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Robert Frost Breaking The Walls - Symbolism

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Foreword - A poet named frost

The mark of a great poet is his ability to engage the reader so that they analyse their own lives. Robert Lee Frost (1874 - 1963) - an influential American poet often associated with rural New England - is brilliant at this and uses poetry as a platform for the expression of his own general ideology. Frost's belief that human society was often chaotic and stressful and that the meaning of life is elusive, has been promoted in his poetry. Frost looked to nature, whose undying beauty and simplicity did not force him into a strict, moulded society, but represented freedom from life and its constant stresses of family and work as a metaphor to show the stark comparison. This ideology derives from Frost's childhood - where strict rules and punishments were a normal occurrence. When Frost's first poem was published professionally to rave reviews, he devoted himself entirely to his art by moving to England - where a combination of the natural beauty of the English farm life, sole determination, and pure talent made him one of the most recognisable figures in American history - inspiring this anthology - "Robert Frost - Breaking the Walls." Some of the famous poems included in this anthology consist of, "The Road Not Taken", "Stopping by the Woods on a Snowy Evening", "Mending Wall" and "After Apple Picking.".

"The Road Not Taken" reflects Frost's opinion that society is stressful, as the speaker agonizes over a life decision represented by the division of a road. "The Road Not Taken" involves 'life's choices', and can be directly related to Frost's own life and experiences. It begins with;" Two roads diverged in a yellow wood." The yellow woods are the first example of where Robert Frost has used nature as a means of expressing his feelings. These first two lines set the pessimistic theme of the poem as they tell the audience that Frost is now at the autumn (near end) of his life, and that he has a very hard choice to make. When Frost stopped at the fork in the road he looked down both of the paths to help him make his choice, but he found the ends of the paths to be intangible. The nature metaphor - shrubbery - obscured his view from seeing the consequences of this decision. He becomes frustrated that he cannot find the meaning of life in nature - which he feels should hold the answers. The poem is a monologue of Frost's life and as the poem was published in 1916 it can be linked to the time when Frost and his family owned a farm in New Hampshire. The farm was failing badly and Frost was finding it hard to make the payments. He had to make the decision wether to battle on with the well worn path of struggling on with the farm hoping to recuperate his losses, or following one less worn - to move on and seek his fortunes elsewhere. Frost of course took the latter, deciding to go against the norms of society, which he seemed to find unjust yet he is still unsure if he has chosen the right path, thus the poem ends ambiguously, encouraging the audience to question their own lives.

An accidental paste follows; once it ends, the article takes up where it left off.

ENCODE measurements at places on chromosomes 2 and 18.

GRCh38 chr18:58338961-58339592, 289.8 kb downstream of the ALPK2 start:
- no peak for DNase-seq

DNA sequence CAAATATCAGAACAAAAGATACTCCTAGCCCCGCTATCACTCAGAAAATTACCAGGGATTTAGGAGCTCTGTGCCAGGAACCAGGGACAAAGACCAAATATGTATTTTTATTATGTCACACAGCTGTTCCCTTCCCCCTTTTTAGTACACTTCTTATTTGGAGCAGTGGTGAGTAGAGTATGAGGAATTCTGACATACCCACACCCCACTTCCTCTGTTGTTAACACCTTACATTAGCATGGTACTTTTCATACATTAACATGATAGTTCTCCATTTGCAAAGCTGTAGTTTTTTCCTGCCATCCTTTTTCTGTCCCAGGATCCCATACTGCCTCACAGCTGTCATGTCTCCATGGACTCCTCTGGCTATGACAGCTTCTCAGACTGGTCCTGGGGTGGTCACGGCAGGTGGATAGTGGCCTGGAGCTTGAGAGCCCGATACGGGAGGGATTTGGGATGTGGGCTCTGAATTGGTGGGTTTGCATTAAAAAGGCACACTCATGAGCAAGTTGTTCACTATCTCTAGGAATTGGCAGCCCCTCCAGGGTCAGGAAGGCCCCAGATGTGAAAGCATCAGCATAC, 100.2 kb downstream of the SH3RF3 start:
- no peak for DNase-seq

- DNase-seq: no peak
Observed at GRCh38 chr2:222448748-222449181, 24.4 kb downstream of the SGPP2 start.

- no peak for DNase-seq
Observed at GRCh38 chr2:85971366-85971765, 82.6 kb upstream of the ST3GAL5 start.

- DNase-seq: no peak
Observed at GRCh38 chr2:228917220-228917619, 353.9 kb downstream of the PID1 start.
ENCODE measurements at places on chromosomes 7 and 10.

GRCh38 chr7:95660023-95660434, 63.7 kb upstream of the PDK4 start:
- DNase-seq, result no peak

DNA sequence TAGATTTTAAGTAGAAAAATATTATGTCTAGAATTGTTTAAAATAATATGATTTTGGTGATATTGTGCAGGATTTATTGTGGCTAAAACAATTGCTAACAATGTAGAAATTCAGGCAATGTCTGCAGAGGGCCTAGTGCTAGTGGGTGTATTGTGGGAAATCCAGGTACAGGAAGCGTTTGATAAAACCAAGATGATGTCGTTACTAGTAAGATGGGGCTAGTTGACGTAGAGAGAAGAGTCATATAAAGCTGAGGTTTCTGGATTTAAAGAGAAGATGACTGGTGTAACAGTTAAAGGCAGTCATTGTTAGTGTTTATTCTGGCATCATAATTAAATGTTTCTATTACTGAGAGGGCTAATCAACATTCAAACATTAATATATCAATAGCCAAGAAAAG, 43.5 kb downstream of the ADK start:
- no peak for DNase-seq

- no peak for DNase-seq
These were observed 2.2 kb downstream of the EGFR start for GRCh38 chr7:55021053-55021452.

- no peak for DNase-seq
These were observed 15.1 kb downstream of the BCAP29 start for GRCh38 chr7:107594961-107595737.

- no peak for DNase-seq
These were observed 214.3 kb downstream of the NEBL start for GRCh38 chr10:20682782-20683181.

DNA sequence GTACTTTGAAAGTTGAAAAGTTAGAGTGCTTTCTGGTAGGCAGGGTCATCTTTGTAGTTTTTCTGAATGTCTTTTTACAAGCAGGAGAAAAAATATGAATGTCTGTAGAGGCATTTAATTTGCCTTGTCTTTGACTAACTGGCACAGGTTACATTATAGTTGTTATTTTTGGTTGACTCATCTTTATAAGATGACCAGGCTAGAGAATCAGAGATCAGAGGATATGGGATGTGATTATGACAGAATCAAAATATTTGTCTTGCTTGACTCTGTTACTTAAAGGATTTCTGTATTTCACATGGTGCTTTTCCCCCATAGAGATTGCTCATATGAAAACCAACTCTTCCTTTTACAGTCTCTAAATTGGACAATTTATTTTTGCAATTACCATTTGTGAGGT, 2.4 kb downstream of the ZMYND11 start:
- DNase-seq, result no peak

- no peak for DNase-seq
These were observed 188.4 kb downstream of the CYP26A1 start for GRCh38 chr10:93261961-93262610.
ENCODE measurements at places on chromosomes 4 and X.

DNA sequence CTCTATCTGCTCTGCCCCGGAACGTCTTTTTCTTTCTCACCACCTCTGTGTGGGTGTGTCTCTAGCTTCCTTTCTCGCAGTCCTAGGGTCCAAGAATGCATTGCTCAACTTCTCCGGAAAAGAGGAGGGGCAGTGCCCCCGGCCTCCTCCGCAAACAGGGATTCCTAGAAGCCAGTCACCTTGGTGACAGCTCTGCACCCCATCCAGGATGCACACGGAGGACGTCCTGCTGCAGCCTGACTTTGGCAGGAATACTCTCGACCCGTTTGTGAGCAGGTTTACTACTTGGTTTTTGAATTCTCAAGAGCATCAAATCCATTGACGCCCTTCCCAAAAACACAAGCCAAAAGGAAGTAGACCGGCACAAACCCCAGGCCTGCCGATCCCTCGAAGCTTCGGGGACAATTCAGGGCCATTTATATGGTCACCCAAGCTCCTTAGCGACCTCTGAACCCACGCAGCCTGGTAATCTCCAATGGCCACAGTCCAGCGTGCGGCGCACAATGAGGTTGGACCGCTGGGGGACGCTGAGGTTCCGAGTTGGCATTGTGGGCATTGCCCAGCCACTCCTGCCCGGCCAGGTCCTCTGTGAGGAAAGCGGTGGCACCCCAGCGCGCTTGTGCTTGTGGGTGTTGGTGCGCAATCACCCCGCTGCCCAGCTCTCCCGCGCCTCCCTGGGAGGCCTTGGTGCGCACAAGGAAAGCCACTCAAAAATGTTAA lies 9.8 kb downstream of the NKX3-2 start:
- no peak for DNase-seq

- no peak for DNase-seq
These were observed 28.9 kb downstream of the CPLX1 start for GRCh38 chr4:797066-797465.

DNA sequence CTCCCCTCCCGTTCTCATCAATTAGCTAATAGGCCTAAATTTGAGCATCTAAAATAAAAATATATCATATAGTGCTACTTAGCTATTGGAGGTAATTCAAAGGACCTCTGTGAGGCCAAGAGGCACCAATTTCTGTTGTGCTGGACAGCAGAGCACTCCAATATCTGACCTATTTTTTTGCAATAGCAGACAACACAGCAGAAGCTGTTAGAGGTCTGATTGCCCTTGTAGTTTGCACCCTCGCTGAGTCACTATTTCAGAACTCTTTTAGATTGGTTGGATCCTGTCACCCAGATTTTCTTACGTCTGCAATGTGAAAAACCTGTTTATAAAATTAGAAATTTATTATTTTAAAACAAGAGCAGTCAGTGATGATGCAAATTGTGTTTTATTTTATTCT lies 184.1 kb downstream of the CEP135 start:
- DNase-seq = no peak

Frost's poetry often expresses his disenchantment with the pressures of society and the need to take time out, or rebel against these pressures is evident in "Stopping by the Woods on a Snowy Evening." From the year 1899 onwards, when frost was working full time as a teacher and a farm hand, he decided to quit these well celebrated jobs and devote himself to the penniless existence of poetry writing (R.H. Winnick, Again using the metaphor nature, Frost relates his poem to this life experience. The stop in the snowy woods resembles the break from work and society that he decided to take. In the second stanza he mentions his horse;

"My little horse must think it queer

To stop......He gives his harness bells a shake

To ask if there is some mistake"

While the woods represent the mystery and excitement of nature - the poetry he could be writing, the freedom he never received in his early years, the horse becomes the symbol of the society that Frost came to hate. Society pressures him to get back to work, reminding him that he hasn't the time to be exploring the woods when there is work to be done. By stopping the horse to appreciate the scenery he is fighting society's stranglehold and looking on towards more exciting potentials such as writing poetry full time. He invites the reader to question their own values and the meaning of their own life.

Frost was not afraid to expose the chaotic societies of his time in Mending Wall, a poem that discusses East West Relations during the 1960's. The theme of the poem is to "let go of old fashioned values and beliefs and move on towards new goals and achievements." Throughout the poem, Frost repetitively asks the same question 'what is the need for a wall?' The reply he gets from the man on the other side is; "Good fences make good neighbours." This old fashioned saying affects him deeply as he feels need to



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